On the eve of the economic depression of 1929, the Empire District Electric Company, a subsidiary of Cities Service, had purchased a site in the vicinity of the Table Rock site with intentions to construct a small hydroelectric power facility. The depression deferred their immediate ambitions, leaving only the hope of Federal participation for the local communities. The involved communities were well represented by civic minded leaders who were eager to devote their time labor and expenses in promoting such a project.

Unlike the Mountain Home, Arkansas area to the southeast, the Branson area was not one of chronic economic depression. The area was already recognized for its fishing; and during normal times, the community had a rather stable and moderately secure economy based on fishing and recreation, reinforced by agriculture. Lake Taneycomo had been created shortly after World War I as a result of impounded waters restrained by a privately developed power dam (Powersite), and Rockaway Beach was probably the first resort to be built in the State of Missouri. The area was hard hit by the depression, but the economy began to recover its former vitality as the Nation struggled out of its economic disaster.

View of Table Rock Dam under construction 1956If the area did not have an absolute need for a dam to assure economic prosperity, there was no question about the need for a dam to protect property in the downstream reaches from the ravages of the White River. Local citizens have etched memories of bridges being washed out, farms being washed away, houses floating down the turbulent waters, trains being shunted aside, and mud hip-deep in the middle of town. As a result of the recurring disasters the citizens of the river communities were primarily interested in a dam for flood control purposes, with hydroelectric power and recreation as attractive secondary considerations. An unusually disastrous flood in 1935 and President Roosevelt’s “New Deal” to create employment through public works caused Congress to authorize a further study. This time the Corps of Engineers concluded in their report that Table Rock Dam should be built, and the dam was authorized by the Flood Control Act of 1941, for “flood control and hydroelectric power, and other beneficial water uses.”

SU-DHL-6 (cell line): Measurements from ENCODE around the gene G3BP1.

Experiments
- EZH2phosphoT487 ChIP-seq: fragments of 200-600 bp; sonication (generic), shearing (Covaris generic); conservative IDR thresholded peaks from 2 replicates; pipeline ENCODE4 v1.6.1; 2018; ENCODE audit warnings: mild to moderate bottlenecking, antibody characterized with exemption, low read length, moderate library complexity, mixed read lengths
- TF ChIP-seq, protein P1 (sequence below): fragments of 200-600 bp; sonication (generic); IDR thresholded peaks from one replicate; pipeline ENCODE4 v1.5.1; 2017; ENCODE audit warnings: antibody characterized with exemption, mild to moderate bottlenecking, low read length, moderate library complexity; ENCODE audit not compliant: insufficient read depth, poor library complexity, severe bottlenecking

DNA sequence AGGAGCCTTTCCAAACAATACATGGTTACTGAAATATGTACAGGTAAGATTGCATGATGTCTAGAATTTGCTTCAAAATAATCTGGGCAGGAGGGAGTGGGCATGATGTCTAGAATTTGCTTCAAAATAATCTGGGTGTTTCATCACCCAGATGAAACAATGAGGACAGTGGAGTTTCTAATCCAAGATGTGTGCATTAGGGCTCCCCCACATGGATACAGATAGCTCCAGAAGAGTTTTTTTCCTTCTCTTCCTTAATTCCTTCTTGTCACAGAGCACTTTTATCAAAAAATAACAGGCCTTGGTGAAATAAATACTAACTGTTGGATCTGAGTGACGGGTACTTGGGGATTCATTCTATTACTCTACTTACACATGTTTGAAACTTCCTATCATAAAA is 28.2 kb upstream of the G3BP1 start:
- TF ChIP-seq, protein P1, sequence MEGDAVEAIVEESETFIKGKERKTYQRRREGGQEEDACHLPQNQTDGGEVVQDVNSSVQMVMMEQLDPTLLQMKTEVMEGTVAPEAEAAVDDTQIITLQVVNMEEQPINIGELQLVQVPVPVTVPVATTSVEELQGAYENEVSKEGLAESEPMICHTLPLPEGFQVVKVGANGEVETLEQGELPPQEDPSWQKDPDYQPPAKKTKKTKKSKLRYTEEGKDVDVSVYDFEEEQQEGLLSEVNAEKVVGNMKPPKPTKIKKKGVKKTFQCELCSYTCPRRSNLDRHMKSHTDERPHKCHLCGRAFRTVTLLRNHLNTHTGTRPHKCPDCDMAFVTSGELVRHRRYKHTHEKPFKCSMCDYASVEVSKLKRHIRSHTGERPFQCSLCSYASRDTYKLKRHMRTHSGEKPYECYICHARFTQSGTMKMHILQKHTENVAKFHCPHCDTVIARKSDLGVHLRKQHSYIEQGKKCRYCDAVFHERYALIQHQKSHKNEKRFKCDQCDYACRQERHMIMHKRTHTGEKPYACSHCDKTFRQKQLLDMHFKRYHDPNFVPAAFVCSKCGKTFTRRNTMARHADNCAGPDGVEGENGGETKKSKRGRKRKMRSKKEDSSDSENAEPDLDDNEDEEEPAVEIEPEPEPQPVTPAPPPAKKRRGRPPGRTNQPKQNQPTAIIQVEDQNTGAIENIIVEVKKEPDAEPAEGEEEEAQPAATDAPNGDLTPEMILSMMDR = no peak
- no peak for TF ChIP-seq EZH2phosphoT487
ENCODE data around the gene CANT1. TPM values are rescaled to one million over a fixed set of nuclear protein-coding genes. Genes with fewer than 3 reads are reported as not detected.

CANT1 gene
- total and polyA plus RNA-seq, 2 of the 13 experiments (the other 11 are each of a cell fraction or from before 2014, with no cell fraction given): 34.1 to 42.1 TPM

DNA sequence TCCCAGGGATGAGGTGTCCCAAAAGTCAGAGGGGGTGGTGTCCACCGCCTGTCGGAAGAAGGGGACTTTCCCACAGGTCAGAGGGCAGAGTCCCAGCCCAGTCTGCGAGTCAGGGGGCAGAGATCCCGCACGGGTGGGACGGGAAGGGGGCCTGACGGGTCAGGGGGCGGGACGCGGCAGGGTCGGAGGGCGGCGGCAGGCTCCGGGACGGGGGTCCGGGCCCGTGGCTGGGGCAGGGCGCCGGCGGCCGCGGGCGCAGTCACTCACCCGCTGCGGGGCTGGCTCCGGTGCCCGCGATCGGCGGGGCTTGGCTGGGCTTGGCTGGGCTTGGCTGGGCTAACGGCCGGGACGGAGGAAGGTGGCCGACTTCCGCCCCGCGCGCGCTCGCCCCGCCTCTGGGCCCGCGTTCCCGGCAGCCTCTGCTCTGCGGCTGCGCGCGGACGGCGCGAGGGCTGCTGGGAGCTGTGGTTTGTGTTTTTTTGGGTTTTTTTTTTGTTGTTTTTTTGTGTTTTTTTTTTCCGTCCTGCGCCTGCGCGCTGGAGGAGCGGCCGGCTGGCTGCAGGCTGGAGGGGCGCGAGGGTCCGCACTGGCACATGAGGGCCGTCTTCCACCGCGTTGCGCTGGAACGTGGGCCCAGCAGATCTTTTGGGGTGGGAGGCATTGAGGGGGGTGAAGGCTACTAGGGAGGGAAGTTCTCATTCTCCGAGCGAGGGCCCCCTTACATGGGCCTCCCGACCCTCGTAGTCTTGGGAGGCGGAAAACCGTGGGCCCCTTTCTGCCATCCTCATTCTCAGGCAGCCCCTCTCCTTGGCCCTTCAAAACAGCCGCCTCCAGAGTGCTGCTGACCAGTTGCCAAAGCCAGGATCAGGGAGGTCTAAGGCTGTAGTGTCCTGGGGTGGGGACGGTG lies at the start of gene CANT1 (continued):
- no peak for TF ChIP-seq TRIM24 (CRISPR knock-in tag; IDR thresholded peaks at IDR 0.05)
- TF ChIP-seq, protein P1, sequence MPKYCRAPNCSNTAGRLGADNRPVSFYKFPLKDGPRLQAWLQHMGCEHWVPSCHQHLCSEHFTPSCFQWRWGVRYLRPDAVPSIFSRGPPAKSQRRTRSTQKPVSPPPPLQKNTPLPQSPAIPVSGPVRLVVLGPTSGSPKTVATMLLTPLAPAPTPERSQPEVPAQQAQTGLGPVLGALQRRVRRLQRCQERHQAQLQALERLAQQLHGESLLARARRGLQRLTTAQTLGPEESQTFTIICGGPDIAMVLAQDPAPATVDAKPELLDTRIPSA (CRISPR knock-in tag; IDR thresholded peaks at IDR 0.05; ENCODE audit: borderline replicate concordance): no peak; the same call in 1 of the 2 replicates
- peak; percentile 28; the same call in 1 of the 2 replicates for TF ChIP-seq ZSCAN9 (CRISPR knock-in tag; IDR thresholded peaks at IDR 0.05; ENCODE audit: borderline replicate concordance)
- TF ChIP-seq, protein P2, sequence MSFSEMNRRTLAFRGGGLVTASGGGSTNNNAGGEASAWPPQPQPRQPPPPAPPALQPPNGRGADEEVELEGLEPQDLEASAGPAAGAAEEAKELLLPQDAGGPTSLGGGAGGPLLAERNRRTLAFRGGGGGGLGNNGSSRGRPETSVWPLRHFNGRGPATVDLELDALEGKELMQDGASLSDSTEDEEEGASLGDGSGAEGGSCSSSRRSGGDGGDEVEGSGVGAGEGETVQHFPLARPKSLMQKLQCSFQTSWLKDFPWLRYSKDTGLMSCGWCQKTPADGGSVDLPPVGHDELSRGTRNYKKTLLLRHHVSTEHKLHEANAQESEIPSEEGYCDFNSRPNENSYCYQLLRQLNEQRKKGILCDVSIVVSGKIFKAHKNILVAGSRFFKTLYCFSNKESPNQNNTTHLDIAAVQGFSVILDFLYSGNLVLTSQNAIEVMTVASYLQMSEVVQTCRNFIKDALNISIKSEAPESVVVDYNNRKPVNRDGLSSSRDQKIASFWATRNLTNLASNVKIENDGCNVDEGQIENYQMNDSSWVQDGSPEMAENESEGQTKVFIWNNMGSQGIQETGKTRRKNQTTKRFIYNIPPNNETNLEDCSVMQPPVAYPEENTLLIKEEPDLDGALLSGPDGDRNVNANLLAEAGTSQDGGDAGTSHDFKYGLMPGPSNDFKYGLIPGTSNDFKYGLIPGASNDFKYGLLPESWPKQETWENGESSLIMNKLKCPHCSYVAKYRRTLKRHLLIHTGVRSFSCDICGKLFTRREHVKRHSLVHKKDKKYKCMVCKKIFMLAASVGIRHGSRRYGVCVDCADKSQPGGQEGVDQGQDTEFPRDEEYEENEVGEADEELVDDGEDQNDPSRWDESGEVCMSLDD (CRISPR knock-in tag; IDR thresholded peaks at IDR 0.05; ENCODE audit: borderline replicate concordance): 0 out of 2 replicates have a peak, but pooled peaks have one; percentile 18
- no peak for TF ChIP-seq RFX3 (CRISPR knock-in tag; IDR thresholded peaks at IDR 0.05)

As though to emphasize the need of the dam for flood control, the rains of 1957 brought on flooding conditions while the dam was yet under construction. Some of the monoliths near the center of the dam were still being poured when rising flood waters to the back of the incomplete dam crested over these incomplete monoliths to cascade downstream into the old river bed. Though the waters were sufficiently contained to prevent downstream flooding, the unexpected quick rise in the reservoir surprised property owners who were still in the process of moving their houses and property out of the reservoir area. The towns across from Branson were saved from considerable damage. The flood delayed construction for a short period, but the project was completed in August of 1958 and power production was online in June of 1959. Two additional generating units were completed in April and August of 1961, overall construction was concluded at a cost of approximately $65,420,000.

Table Rock Dam’s spillway capacity was evaluated as a result of a dam safety program in the 1990’s. Using improved weather data and more modern technology and safety requirements, engineers determined that the lake would rise ten feet higher during the worst-case flood than previously calculated. An event of this magnitude would overtop the earthen embankment and destroy Table Rock Dam with catastrophic losses in downstream areas including Branson. To prevent the potential loss of life and property damages, congress approved and authorized construction of the Dam Safety Project. After considering several options and gathering considerable public input, an auxiliary spillway was determined to be the best solution. The auxiliary spillway was completed in 2005 at a cost of apx $65,000,000.